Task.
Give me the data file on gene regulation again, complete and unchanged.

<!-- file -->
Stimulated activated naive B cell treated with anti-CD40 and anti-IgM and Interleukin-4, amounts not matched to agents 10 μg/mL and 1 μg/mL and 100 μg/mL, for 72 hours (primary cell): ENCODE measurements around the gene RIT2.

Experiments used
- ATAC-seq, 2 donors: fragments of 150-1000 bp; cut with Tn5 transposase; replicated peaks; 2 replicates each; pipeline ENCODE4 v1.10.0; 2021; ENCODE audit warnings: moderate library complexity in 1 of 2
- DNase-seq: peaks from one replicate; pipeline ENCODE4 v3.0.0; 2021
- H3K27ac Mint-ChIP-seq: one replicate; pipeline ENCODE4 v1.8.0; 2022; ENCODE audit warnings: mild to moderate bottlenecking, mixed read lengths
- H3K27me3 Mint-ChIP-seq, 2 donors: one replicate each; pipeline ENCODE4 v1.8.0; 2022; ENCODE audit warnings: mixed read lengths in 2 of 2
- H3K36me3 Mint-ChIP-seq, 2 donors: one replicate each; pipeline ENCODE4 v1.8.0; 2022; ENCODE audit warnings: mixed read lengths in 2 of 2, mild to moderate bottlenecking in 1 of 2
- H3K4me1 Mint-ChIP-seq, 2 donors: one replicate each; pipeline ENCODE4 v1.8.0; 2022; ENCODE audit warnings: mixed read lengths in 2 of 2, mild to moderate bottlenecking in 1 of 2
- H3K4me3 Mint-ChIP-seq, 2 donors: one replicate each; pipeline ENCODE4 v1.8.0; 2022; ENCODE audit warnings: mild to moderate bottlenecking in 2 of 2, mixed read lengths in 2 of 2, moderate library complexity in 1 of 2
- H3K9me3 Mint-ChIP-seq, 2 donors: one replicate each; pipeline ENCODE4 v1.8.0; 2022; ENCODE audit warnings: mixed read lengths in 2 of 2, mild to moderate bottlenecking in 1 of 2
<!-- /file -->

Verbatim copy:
Stimulated activated naive B cell treated with anti-CD40 and anti-IgM and Interleukin-4, amounts not matched to agents 10 μg/mL and 1 μg/mL and 100 μg/mL, for 72 hours (primary cell): ENCODE measurements around the gene RIT2.

Experiments used
- ATAC-seq, 2 donors: fragments of 150-1000 bp; cut with Tn5 transposase; replicated peaks; 2 replicates each; pipeline ENCODE4 v1.10.0; 2021; ENCODE audit warnings: moderate library complexity in 1 of 2
- DNase-seq: peaks from one replicate; pipeline ENCODE4 v3.0.0; 2021
- H3K27ac Mint-ChIP-seq: one replicate; pipeline ENCODE4 v1.8.0; 2022; ENCODE audit warnings: mild to moderate bottlenecking, mixed read lengths
- H3K27me3 Mint-ChIP-seq, 2 donors: one replicate each; pipeline ENCODE4 v1.8.0; 2022; ENCODE audit warnings: mixed read lengths in 2 of 2
- H3K36me3 Mint-ChIP-seq, 2 donors: one replicate each; pipeline ENCODE4 v1.8.0; 2022; ENCODE audit warnings: mixed read lengths in 2 of 2, mild to moderate bottlenecking in 1 of 2
- H3K4me1 Mint-ChIP-seq, 2 donors: one replicate each; pipeline ENCODE4 v1.8.0; 2022; ENCODE audit warnings: mixed read lengths in 2 of 2, mild to moderate bottlenecking in 1 of 2
- H3K4me3 Mint-ChIP-seq, 2 donors: one replicate each; pipeline ENCODE4 v1.8.0; 2022; ENCODE audit warnings: mild to moderate bottlenecking in 2 of 2, mixed read lengths in 2 of 2, moderate library complexity in 1 of 2
- H3K9me3 Mint-ChIP-seq, 2 donors: one replicate each; pipeline ENCODE4 v1.8.0; 2022; ENCODE audit warnings: mixed read lengths in 2 of 2, mild to moderate bottlenecking in 1 of 2